Traditional and authentic Korean side dishes (banchan) are delicious vegetable small plates served with main meals. With a few staple ingredients, fresh vegetables and these easy-to-follow recipes, you’ll be making Korean banchan in no time!
What is Banchan?
“Banchan” in Korean translates to side dishes.
If you’ve ever had the pleasure of dining in a Korean restaurant or perhaps been invited over for dinner in a traditional Korean home, you would have no doubt been presented with a meal that started with a whole bunch of small plates.
For most people, our first Korean cuisine experience would have been the Korean BBQ, and if you’ve ever wondered what all the sides are at Korean BBQ, well, they are called banchan.
Banchan, although served before the main fare, is not considered to be an appetiser or an entrée that is to be finished before you move onto the main dish. Instead, these Korean side dishes are there to complement and enhance the overall meal.
They are small in serving size as there are many other banchan on the table, and they are communal. What I love most about banchan is that it can be replenished throughout the meal and that restaurants do not charge for these side dishes.
The most widely eaten banchan of all is the world renowned napa cabbage kimchi. This fermented Korean side dish flies the flag for Korean cuisine and is abundantly available all around the world.
While not traditional, many who celebrate Chinese New Year crave for something different to eat during the 15 days of festivities. Apart from the significant days, you can try your hand at Korean for the purposes of catching up with family and friends within those 2 weeks.
Why Does Korean Food Have So Many Side Dishes?
Koreans are one of the highest consumers of vegetables per capita. This stemmed from the fact that Koreans were influenced by strict Buddhist practices in the era of the Three Kingdoms (57 BC to 668 AD). This meant that no meat could be consumed for almost 700 years.
As vegetables became the only form of food, Koreans became adept at creating a myriad of delicious tasting dishes. Combine that with the harsh Korean winters; they also had to learn to find a way to preserve their vegetables so that they would last them during the cold months.
They had to learn about the process of fermentation.
Meat is, of course, a significant part of Korean cuisine today, especially pork belly. But as the generations continued, they have become so accustomed to eating vegetables that it has continued until modern times.
Nevertheless, Koreans still need the presence of an abundance of banchan, and a Korean meal would simply be incomplete without them.
How Many Korean Side Dishes to Serve?
Korean custom dictates that serving an even number of Korean side dishes is bad luck. Hence there is usually an odd number of banchan on the dinner table.
The table setting is named after the number of Korean side dishes. 3 cheop (삼첩), 5 cheop (오첩), 7 cheop (칠첩), 9 cheop (구첩).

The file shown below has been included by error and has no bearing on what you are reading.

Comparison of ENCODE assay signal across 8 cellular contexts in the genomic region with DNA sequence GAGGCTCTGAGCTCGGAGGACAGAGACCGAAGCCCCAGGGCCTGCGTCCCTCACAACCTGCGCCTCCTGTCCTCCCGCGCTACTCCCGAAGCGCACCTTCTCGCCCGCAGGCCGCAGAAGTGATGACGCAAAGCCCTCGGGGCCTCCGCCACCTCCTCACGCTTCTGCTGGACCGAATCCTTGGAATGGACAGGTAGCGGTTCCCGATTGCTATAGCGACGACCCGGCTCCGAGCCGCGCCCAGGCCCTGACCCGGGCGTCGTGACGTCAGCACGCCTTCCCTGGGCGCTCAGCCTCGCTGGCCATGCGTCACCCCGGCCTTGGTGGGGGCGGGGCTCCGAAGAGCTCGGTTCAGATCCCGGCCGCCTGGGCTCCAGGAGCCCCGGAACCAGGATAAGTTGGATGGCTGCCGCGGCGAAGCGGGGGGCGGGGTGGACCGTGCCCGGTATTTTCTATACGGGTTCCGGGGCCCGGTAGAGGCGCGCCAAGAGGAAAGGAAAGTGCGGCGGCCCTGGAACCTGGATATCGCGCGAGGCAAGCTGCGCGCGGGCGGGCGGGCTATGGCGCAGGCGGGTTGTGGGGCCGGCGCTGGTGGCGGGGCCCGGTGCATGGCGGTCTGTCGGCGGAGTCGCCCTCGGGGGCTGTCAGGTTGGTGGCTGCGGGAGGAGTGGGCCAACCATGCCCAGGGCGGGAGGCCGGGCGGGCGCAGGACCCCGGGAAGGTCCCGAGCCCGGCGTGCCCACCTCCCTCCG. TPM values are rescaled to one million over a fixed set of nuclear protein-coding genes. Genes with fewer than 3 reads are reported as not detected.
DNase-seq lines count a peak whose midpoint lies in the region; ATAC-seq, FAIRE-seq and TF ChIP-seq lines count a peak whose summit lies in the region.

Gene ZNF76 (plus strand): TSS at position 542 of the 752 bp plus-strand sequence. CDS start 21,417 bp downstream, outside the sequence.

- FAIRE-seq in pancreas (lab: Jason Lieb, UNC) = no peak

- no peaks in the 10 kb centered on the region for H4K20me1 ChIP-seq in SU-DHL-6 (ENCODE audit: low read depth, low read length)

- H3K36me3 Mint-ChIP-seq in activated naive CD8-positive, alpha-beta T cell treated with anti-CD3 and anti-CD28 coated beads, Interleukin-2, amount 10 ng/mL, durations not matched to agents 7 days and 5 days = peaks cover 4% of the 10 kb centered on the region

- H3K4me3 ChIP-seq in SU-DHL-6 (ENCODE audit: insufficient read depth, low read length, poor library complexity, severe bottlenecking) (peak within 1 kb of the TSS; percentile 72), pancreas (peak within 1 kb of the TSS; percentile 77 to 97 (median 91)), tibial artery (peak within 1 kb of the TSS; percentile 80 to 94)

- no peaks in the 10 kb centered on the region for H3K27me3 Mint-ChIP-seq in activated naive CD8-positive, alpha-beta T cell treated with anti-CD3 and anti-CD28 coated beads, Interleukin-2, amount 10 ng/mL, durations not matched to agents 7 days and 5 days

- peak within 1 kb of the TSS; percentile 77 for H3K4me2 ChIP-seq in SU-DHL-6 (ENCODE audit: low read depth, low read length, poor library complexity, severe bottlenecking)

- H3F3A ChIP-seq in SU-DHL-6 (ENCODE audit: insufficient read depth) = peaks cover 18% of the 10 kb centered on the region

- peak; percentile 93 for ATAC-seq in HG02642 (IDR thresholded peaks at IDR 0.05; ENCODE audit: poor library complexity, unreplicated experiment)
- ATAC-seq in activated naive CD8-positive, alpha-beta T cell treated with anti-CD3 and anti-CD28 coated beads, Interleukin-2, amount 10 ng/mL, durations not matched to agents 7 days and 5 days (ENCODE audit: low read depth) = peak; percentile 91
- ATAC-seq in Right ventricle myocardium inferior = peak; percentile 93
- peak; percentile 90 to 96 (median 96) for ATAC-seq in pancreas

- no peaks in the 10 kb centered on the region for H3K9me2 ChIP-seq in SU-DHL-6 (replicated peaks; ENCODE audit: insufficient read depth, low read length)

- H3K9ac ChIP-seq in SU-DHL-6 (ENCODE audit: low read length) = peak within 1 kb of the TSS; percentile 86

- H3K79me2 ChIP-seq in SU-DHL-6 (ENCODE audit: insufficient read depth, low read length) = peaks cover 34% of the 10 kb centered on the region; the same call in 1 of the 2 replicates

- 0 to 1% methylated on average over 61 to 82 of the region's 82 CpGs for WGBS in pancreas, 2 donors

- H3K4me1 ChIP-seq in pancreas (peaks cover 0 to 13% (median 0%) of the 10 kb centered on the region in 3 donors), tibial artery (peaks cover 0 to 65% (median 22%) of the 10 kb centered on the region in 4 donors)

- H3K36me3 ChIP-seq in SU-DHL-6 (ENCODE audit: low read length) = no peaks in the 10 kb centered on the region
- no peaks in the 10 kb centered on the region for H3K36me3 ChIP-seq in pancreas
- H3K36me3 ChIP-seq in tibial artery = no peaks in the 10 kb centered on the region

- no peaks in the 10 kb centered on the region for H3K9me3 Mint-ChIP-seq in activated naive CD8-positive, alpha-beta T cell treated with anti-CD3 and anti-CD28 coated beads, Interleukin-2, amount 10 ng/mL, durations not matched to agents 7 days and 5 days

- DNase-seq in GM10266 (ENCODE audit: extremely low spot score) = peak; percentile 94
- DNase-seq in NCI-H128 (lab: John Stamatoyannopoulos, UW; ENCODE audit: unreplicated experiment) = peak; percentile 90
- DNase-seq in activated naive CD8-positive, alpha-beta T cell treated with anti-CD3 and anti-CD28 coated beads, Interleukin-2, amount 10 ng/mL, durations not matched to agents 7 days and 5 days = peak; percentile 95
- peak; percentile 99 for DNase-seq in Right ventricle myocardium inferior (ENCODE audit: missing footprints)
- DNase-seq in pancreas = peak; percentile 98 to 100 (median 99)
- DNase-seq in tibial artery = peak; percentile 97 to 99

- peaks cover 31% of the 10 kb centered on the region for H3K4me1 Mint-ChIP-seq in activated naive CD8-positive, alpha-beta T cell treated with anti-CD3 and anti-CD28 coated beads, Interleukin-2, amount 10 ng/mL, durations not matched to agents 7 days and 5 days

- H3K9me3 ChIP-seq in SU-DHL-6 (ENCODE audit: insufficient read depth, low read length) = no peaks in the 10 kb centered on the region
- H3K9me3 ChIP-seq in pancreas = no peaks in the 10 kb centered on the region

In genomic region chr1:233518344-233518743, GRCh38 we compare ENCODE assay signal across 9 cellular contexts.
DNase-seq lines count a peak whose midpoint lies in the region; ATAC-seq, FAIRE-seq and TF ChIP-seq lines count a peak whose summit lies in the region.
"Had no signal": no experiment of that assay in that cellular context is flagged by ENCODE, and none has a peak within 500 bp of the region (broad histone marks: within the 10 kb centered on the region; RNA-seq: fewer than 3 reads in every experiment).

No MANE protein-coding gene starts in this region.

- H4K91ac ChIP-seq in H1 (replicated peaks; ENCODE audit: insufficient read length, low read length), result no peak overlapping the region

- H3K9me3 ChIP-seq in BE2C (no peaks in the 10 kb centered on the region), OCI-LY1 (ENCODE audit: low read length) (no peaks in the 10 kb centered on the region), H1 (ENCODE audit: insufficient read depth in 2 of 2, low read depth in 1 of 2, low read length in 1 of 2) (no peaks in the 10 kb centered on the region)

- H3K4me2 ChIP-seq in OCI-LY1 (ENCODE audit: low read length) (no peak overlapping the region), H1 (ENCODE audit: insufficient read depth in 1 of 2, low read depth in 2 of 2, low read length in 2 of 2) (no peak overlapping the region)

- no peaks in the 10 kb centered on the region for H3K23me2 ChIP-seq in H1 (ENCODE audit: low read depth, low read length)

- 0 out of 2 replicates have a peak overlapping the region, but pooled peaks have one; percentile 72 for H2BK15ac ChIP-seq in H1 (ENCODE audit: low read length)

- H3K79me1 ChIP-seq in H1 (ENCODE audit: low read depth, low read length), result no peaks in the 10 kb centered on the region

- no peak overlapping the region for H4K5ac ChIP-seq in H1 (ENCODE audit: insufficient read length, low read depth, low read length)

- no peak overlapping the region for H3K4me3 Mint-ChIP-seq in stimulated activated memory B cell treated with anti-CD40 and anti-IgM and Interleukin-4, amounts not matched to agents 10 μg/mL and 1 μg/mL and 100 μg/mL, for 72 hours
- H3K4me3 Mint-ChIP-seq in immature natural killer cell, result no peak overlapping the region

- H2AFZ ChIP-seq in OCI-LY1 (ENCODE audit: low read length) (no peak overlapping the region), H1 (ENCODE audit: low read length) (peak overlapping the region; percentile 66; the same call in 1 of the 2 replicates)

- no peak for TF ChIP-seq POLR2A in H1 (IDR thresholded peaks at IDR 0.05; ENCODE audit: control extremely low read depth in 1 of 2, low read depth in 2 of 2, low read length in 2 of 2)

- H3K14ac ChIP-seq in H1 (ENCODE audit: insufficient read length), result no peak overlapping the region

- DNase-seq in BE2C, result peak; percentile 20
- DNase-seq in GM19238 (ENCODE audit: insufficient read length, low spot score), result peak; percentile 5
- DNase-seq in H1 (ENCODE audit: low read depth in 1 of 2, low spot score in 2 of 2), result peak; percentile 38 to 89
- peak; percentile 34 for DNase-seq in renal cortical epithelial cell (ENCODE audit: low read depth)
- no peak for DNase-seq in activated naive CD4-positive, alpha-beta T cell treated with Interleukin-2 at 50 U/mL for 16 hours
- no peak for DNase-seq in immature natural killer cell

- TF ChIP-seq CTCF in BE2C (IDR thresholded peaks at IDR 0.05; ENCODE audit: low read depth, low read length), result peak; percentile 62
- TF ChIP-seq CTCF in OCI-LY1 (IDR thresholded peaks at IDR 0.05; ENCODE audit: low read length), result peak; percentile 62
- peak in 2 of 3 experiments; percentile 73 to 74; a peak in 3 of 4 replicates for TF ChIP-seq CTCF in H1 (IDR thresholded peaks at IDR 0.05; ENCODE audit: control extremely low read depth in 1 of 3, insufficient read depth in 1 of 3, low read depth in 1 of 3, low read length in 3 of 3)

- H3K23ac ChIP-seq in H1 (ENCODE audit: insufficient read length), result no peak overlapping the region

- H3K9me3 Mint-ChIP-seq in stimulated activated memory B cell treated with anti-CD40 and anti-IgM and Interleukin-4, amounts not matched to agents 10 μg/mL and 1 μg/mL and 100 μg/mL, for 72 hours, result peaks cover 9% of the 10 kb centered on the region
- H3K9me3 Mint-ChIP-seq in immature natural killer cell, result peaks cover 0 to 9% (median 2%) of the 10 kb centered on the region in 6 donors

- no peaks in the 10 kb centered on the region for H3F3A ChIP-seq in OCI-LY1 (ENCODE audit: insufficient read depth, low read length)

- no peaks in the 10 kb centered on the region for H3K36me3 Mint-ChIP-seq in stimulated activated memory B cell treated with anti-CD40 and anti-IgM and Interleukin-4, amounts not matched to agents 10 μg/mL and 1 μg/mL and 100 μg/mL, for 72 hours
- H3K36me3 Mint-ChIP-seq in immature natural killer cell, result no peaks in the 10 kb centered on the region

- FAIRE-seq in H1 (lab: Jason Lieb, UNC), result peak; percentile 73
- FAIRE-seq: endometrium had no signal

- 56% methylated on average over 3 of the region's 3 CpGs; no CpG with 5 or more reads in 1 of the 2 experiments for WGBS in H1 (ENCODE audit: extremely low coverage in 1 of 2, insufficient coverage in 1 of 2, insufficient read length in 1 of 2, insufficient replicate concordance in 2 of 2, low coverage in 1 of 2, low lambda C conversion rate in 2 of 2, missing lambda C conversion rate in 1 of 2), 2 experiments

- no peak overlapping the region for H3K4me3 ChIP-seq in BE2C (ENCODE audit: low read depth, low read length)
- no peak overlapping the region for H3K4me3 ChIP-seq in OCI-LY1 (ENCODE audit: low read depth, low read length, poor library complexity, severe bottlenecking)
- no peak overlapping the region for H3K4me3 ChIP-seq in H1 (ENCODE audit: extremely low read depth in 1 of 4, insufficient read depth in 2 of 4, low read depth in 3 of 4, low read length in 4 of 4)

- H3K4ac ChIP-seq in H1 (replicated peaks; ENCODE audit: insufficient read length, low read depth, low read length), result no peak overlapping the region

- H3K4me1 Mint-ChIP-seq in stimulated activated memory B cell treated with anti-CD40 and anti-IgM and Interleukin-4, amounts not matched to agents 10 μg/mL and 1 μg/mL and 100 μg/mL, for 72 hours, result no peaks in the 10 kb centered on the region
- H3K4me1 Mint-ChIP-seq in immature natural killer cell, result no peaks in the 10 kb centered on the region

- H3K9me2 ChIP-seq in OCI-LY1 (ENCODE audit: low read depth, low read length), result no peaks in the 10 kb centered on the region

Interestingly enough, Korean royal cuisine requires 12 banchan. It is the only time an even number of banchan is served.
What Are the Different Side Dishes of Korean Cuisine?
There are literally hundreds and thousands of different kinds of Korean side dishes recipes. As you can imagine, as we progress in time, we inevitably come across new types of vegetables, new ways to prepare food, and we become more creative in our recipes.
Koreans, however, are very traditional, so the basis of a lot of their side dishes remain the same. Nevertheless, there are a few side dishes that are staples.
For example, kimchi makes an appearance at every meal, no matter what Korean meal you’re having. The other popular side dishes are listed below.
There are some generic categories that banchan falls under, which would give you a guide into understanding banchan recipes.
Contrary to popular belief, kimchi does not refer to the one napa cabbage side dish we are all accustomed to eating. Kimchi actually refers to vegetables that have been salted and fermented. There are hundreds of types of kimchi recipes using many different types of vegetables.
Kimchi is traditionally fermented in earthenware pots and stored inground so that it is not subjected to the harsh winters, causing them to freeze and keep them cool enough so that the fermentation process isn’t unnecessarily accelerated.
This style of banchan refers to vegetables that are blanched, steamed or marinated. These are seasoned with Korean staples such as green onion, sesame oil, sesame seeds, minced garlic, salt, sugar, soy sauce and gochugaru (Korean red pepper flakes).
These banchan recipes refer to stir fried side dishes with some kind of sauce such as fish sauce and soy sauce.
Jorim refers to side dishes that go through a boiling or braising process in some sort of a sauce. The dish is simmered until the sauce thickens and is fully absorbed by the vegetables.
Oddly enough, there doesn’t seem to be a collective name for Korean side dishes that are pickled, even though there are so many recipes out there.